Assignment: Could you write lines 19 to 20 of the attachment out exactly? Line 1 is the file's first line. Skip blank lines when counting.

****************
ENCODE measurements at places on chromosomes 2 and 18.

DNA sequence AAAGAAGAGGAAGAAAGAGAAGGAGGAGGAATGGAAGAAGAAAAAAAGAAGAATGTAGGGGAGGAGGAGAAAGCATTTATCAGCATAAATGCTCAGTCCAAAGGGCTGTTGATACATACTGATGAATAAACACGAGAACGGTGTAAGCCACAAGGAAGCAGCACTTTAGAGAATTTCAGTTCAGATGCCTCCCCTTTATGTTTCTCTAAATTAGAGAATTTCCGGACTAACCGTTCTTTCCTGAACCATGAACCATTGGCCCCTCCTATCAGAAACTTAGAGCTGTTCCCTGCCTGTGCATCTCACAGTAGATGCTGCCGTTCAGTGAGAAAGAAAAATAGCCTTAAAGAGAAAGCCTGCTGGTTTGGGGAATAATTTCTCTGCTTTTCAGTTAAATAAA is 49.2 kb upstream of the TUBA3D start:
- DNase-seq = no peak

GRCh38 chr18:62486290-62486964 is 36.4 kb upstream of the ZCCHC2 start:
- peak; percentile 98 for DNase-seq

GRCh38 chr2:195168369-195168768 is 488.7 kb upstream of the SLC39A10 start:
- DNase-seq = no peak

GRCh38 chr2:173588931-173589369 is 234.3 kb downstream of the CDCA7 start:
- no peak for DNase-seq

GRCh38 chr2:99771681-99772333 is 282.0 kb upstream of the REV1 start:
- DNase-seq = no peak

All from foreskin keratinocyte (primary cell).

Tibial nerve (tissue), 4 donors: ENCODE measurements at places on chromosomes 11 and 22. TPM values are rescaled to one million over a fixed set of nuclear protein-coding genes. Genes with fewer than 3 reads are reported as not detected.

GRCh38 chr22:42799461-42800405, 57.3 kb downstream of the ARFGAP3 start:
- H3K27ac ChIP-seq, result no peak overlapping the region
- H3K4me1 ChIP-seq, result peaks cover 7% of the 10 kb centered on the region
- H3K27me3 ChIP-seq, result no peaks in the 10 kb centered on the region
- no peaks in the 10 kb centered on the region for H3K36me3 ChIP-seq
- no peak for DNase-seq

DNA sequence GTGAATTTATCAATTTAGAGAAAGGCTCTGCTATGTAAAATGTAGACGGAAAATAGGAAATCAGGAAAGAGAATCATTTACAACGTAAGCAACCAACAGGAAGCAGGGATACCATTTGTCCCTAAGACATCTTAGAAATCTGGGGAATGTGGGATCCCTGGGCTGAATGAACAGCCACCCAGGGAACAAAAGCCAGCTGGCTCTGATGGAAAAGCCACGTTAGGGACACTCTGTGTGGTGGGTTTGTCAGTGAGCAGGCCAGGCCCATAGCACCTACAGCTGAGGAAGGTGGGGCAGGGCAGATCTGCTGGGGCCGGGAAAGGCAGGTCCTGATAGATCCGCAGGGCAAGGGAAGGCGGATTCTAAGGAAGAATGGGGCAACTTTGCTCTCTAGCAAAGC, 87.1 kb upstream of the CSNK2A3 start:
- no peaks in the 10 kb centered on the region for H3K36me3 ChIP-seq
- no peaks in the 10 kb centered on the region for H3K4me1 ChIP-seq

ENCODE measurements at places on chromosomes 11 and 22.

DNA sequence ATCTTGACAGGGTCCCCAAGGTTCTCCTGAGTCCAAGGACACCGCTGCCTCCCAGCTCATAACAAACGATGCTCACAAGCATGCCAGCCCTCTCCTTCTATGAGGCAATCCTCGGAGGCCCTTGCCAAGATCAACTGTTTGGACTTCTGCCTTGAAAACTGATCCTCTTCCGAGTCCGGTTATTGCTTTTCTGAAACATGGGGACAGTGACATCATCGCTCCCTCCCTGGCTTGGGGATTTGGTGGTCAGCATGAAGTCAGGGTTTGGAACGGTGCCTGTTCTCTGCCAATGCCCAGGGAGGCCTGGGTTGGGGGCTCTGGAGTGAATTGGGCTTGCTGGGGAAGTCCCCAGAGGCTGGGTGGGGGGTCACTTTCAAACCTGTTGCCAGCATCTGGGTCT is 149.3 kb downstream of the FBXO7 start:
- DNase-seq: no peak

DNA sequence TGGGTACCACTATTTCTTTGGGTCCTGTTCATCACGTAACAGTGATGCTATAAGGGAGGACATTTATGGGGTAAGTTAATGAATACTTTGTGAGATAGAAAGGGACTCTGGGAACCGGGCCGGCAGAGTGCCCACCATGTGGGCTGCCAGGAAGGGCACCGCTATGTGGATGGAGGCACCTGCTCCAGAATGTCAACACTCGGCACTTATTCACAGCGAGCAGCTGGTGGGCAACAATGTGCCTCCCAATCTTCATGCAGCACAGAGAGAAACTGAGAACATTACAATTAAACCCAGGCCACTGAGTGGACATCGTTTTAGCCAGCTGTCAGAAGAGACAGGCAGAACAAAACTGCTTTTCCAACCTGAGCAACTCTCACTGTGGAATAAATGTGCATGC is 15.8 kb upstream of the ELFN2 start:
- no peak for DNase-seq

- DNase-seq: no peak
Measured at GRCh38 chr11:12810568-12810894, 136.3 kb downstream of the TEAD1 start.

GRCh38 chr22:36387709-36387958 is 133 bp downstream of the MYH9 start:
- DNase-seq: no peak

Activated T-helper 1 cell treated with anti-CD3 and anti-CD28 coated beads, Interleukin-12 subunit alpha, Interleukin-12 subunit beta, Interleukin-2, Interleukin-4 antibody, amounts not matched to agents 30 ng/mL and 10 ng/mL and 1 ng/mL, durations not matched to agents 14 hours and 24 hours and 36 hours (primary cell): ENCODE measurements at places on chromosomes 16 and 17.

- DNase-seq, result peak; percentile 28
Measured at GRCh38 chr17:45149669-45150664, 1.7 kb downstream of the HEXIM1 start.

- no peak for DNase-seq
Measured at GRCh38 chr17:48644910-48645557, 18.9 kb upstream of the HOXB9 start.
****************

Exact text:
- no peak for DNase-seq

DNA sequence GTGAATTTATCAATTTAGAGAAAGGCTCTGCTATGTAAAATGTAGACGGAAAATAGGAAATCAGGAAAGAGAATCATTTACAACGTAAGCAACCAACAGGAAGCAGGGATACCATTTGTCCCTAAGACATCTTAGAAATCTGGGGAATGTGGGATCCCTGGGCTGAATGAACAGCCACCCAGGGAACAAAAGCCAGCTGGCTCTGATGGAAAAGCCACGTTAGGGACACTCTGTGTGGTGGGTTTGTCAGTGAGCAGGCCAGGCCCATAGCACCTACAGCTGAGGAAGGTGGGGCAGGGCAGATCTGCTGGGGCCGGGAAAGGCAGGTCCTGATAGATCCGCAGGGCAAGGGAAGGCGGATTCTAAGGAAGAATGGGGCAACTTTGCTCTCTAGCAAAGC, 87.1 kb upstream of the CSNK2A3 start: